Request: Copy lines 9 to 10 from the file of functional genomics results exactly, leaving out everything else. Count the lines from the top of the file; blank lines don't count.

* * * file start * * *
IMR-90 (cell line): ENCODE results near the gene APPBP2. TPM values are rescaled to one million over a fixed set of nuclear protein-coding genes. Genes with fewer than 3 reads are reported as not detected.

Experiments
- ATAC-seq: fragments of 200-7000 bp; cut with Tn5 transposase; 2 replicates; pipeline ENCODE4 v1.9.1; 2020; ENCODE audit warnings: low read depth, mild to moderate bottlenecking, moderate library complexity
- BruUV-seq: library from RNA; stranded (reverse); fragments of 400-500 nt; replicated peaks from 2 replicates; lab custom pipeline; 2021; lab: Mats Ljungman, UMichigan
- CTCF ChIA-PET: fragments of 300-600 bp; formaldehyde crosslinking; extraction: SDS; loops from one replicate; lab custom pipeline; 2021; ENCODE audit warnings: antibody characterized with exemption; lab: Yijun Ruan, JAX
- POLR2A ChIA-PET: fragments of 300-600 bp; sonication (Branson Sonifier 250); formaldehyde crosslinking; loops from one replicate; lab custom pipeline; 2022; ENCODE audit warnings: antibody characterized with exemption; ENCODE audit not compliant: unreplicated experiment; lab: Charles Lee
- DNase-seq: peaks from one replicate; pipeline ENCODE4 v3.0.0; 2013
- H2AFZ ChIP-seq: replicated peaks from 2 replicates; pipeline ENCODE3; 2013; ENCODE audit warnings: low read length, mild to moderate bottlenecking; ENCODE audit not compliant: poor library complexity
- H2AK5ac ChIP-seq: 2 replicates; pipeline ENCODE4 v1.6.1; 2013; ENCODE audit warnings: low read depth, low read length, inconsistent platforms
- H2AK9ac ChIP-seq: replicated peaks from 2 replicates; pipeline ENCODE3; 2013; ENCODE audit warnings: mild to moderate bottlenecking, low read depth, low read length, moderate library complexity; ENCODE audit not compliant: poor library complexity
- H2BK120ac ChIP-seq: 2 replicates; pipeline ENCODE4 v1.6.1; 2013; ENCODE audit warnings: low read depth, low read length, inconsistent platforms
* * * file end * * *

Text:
- H2AK5ac ChIP-seq: 2 replicates; pipeline ENCODE4 v1.6.1; 2013; ENCODE audit warnings: low read depth, low read length, inconsistent platforms
- H2AK9ac ChIP-seq: replicated peaks from 2 replicates; pipeline ENCODE3; 2013; ENCODE audit warnings: mild to moderate bottlenecking, low read depth, low read length, moderate library complexity; ENCODE audit not compliant: poor library complexity